|Dhaulagiri's crest stretches for 30 miles, lending structure to an otherwise
tangled topography of twisting ridges, glaciers, and ice falls. Along the main
crest, several pyramid-shaped peaks rise. Four of these summits, numbered from
east to west, rise above 25,000 feet.
Dhaulagiri forms the eastern anchor of the Dhaulagiri Himal, a sub range of the
Nepal Himalaya. The Dhaulagiri Himal lies in the Dhaulagiri Zone of
north-central Nepal, northwest of
Pokhara, an important regional town and
tourist center. Across the deep gorge of the Kali Gandaki to the east lies the
Annapurna Himal, home to Annapurna I, one of the other Eight-thousanders.
After its discovery in 1808 by the western world, Dhaulagiri was thought to be
the highest mountain in the world. This lasted for 30 years before Dhaulagiri's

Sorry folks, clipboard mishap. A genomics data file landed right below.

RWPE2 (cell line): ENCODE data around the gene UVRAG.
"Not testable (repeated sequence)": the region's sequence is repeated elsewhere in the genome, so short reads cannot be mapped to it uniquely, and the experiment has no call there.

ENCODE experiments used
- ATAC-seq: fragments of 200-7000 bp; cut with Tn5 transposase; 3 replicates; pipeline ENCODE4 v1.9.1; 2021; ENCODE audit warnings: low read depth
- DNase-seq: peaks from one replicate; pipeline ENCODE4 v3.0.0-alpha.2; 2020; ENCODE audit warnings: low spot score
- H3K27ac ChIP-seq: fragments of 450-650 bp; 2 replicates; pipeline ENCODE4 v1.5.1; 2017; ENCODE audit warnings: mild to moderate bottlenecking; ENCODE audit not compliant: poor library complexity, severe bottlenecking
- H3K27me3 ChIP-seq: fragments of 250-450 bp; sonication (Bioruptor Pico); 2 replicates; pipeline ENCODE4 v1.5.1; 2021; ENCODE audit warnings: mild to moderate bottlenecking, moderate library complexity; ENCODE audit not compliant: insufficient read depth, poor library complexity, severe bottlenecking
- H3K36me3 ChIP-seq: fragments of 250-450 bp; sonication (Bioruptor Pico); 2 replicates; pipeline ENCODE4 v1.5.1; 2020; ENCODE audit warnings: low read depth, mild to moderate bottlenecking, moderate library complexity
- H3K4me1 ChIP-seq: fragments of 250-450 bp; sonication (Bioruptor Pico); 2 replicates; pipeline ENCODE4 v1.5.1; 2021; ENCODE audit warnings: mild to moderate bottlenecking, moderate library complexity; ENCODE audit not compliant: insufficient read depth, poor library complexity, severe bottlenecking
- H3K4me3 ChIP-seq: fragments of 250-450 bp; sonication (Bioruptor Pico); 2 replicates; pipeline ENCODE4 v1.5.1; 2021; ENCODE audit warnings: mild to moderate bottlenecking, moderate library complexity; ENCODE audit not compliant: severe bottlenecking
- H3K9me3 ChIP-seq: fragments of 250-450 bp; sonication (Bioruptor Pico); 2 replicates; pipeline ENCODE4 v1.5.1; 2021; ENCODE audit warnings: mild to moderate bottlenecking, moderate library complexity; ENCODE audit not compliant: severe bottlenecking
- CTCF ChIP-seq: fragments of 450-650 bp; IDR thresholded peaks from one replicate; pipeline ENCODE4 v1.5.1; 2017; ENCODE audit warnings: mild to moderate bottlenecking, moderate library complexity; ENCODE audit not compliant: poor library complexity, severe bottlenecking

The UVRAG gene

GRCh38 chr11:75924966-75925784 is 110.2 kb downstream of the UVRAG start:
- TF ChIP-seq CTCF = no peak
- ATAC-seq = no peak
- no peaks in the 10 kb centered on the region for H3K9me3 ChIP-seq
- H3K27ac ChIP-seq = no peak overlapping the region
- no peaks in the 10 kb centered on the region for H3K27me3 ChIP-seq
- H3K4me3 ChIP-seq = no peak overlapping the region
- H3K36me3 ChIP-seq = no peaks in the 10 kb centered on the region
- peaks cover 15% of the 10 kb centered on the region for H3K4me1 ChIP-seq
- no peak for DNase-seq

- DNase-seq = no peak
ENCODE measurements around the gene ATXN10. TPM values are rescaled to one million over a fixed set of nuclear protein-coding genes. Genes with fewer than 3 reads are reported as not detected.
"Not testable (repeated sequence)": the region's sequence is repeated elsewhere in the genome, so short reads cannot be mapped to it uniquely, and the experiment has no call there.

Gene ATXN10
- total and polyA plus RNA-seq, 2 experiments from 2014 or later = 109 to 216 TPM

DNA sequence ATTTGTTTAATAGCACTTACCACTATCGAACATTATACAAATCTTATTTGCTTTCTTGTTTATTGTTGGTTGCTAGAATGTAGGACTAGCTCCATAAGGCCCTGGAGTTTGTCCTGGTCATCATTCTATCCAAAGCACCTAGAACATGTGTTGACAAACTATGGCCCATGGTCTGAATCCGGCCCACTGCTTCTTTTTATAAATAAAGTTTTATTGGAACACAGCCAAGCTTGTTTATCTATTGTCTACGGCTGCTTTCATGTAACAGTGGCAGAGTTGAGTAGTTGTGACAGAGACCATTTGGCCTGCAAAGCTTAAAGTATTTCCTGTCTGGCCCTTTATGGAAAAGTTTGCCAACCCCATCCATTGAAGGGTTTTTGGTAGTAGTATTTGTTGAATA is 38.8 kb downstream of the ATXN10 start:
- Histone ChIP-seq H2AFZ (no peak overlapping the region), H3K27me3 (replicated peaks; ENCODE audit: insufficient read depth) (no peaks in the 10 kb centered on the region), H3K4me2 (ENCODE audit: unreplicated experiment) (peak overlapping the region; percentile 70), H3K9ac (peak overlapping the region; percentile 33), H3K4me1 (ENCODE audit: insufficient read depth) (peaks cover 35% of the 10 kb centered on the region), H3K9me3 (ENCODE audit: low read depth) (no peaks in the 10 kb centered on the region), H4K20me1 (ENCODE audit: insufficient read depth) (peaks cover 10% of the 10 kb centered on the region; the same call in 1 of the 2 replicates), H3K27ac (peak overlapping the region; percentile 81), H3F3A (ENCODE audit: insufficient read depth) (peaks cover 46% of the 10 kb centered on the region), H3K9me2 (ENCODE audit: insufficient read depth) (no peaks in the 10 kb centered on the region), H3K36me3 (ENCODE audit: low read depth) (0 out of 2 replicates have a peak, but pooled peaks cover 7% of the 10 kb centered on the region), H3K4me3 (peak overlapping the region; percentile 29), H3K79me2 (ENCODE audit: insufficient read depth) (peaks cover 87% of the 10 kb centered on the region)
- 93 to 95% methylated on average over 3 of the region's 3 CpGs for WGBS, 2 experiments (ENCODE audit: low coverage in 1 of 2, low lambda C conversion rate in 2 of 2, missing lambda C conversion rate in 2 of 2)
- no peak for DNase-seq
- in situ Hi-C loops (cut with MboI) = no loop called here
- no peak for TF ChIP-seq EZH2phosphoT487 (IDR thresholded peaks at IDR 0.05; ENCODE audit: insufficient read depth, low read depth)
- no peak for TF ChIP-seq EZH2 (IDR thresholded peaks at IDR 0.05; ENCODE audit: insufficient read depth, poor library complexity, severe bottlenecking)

place was taken by
In terms of rise above local terrain, Dhaulagiri is, in fact, almost
unparalleled in the world. For example, it rises 7000m over the Kali Gandaki
gorge to the southeast in about 30km of horizontal distance. The Kali Gandaki is
especially dramatic since Dhaulagiri and Annapurna both stand near the river,
giving a unique example of two Eight-thousanders facing each other over a deep
The South Face of Dhaulagiri is also a massive drop; it is approximately a
4000m wall, and it has been the site of some epic climbs (see the Timeline).
Dhaulagiri was first climbed on May 13, 1960 by Kurt Diemberger, Peter Diener,
Ernst Forrer, Albin Schelbert, Nyima Dorji and Nawang Dorji, members of a
Swiss/Austrian expedition. The expedition leader was Max Eiselin; they used the
Northeast Ridge route. This was also the first Himalayan climb supported by an
airplane. The airplane, a Pilatus PC-6, crashed during the approach and was
later abandoned on the mountain.
The vast majority of ascents to date have been via the first ascent route,
which is the "Normal Route" on the mountain. However ascents have been made from
almost every direction.